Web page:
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  •  Should civil unions be limited to two adults? (1+ / 0-)
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    Alice Venturi

    How about three or more?  What should the tax implications be?  I don't have a favorite answer to those questions myself; I'm inviting brainstorming.

    The IRS rules on joint tax returns bite off a big chunk of this controversy.  The rules on being a 'head of household' and on claiming someone as a dependent, on the other hand, don't seem to generate any controversy.  

    We're all pretty crazy some way or other; some of us just hide it better. "Normal" is just a setting on the dryer.

    by david78209 on Thu Dec 06, 2007 at 05:03:46 PM PST

    [ Parent ]

    •  I did mention Polyamorous Unions (2+ / 0-)
      Recommended by:
      Alice Venturi, david78209

      and I think the tax laws used for corporate income pooling could be used pretty effictively for those types of unions if they were modified a little. Just pairings are already completely covered no matter the combination. I know the IRS codes could be modified to make all of this work. And if a consumption tax was installed instead of the current system or if a flat tax on income were used the issue would pretty much resolve itself.

      When I was working for a major telecom company friends were trying to get the labor union to fight for same sex insurance benefits. Their excuse at the time was the issue of changing partners with no legal obligations making it impossible to keep up with who should be covered and insurance fraud (ie the movie Chuck and Larry). This obviously fell into the stereotype of promiscuous unfeeling indiscriminate changing of partners. But the bedrock issue was that with no legally binding way to define a partner then the insurance company was unable to defend themselves and still give proper service to those needing it. This was in 1999 and many companies have now found a way to deal with this issue positively, but change is slow. Maybe pushing for a "paradigm shift" to all unions legally recognized being civil unions would be a better direction for change than in trying to convice people they need to open their sacrament against their will to people they disaprove of. It may meet less resistance and at the same time would help rebuild the wall of Seperation of Church and State.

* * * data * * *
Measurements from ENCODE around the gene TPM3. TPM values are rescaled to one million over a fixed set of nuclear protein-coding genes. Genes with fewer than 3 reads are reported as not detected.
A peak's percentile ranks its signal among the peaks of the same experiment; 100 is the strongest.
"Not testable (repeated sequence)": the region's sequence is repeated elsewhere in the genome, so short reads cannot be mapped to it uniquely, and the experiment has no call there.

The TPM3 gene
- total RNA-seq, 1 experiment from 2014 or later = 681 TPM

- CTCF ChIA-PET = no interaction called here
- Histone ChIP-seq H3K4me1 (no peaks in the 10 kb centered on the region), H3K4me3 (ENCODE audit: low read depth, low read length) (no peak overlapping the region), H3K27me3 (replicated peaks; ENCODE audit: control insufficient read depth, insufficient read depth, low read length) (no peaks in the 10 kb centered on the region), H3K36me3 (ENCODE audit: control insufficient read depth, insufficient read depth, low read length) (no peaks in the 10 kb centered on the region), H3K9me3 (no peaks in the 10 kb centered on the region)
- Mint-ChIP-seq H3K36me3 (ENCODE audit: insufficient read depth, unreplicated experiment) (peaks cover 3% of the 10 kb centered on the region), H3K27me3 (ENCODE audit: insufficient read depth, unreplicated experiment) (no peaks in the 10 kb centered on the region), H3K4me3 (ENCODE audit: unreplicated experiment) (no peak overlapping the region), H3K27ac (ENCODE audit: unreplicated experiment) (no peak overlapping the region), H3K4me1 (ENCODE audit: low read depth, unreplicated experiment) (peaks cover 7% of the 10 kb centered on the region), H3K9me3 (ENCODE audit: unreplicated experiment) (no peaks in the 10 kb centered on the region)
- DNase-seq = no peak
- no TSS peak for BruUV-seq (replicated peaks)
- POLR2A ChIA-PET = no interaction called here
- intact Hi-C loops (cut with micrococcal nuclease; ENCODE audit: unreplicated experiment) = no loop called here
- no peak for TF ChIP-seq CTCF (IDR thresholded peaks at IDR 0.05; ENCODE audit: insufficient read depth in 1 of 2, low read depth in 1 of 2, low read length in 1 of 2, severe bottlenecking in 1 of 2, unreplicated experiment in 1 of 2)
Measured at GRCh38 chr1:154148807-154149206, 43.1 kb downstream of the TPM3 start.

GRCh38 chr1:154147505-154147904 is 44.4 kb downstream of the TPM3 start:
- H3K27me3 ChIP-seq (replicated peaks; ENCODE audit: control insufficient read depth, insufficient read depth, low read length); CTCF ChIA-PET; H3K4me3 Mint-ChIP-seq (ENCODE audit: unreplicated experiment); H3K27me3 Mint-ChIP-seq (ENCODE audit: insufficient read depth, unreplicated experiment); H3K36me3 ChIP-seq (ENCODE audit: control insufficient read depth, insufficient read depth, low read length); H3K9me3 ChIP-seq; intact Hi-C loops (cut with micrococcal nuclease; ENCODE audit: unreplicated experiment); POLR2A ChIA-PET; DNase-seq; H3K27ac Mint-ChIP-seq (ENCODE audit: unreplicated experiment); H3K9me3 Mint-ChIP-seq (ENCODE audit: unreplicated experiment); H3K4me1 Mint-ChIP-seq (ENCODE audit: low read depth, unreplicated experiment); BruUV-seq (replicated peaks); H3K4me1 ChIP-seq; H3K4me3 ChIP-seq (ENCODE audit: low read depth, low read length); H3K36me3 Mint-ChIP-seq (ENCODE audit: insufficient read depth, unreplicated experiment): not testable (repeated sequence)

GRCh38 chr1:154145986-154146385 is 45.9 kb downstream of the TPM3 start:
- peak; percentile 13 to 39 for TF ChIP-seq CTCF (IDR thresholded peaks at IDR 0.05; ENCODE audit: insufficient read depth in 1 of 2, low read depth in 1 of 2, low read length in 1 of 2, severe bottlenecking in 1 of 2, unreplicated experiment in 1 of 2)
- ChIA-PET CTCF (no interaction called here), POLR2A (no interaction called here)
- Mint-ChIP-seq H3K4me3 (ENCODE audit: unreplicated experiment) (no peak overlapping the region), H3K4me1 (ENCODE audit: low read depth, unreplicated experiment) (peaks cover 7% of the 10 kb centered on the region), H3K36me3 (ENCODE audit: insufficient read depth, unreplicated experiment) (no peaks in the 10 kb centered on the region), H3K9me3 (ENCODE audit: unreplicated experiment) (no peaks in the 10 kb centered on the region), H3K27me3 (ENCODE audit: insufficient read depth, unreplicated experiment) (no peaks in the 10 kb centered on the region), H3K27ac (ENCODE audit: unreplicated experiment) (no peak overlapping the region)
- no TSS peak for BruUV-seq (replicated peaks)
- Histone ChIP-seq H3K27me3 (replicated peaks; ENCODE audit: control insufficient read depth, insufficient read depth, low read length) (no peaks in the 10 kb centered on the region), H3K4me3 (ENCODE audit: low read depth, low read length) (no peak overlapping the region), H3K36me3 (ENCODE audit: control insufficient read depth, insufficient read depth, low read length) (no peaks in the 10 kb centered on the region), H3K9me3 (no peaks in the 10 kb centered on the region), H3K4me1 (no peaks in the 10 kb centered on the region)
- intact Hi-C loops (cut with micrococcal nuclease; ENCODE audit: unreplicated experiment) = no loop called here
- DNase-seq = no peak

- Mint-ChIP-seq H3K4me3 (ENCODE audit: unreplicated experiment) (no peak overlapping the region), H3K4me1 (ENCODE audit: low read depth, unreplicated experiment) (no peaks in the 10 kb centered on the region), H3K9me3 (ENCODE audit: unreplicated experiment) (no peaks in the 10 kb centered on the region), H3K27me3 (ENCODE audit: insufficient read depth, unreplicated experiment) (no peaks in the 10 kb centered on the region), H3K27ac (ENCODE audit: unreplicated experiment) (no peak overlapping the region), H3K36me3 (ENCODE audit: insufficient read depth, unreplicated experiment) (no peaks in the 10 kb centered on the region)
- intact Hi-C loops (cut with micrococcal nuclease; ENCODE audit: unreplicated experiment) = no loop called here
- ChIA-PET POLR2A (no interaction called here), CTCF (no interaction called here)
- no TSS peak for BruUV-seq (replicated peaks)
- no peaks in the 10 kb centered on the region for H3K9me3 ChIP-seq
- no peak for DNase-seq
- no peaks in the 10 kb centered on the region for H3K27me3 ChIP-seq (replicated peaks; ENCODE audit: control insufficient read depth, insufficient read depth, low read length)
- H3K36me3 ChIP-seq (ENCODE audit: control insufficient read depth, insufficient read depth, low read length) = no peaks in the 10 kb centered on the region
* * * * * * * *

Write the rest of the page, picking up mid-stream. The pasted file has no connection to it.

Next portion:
Patriotic Dissent Graphix


      by Patriotic Dissent Graphix on Fri Dec 07, 2007 at 07:42:56 AM PST

      [ Parent ]

      •  I'm reminded of the situation in Mexico (0+ / 0-)

        In Mexico people getting married, at least for the first time, usually have two weddings.  One is a civil marriage, similar to getting married in the court house by a judge in this country, that makes you legally married.  The other is a church wedding (almost always Catholic), with the big ceremony conducted by a priest, that makes you married in the eyes of God, or at least the eyes of the church.  Mexico has civil divorce and remarriage, though they're nowhere near civil unions for same-sex couples.
        Mexico is so adamant about that aspect of separation of church and state that they won't let a priest or minister do the little bit of civil paperwork to make the marriage legal.  (I think that's a leftover from the revolution of 1910-1921, in which the Catholic church sided with a faction that lost.)

        Anyway, there's something to be said for having such a strict separation of the civil and religious sides of marriage.  The Catholic church doesn't usually like divorce (though sometimes it gets the church OK, dressed up as annulment) but Mexico adopted civil divorce anyway.  If Mexico ever wanted same sex civil unions, they'd already have a strong precedent for church and state using different rules for marriage.

        We're all pretty crazy some way or other; some of us just hide it better. "Normal" is just a setting on the dryer.

        by david78209 on Fri Dec 07, 2007 at 09:25:34 AM PST

        [ Parent ]

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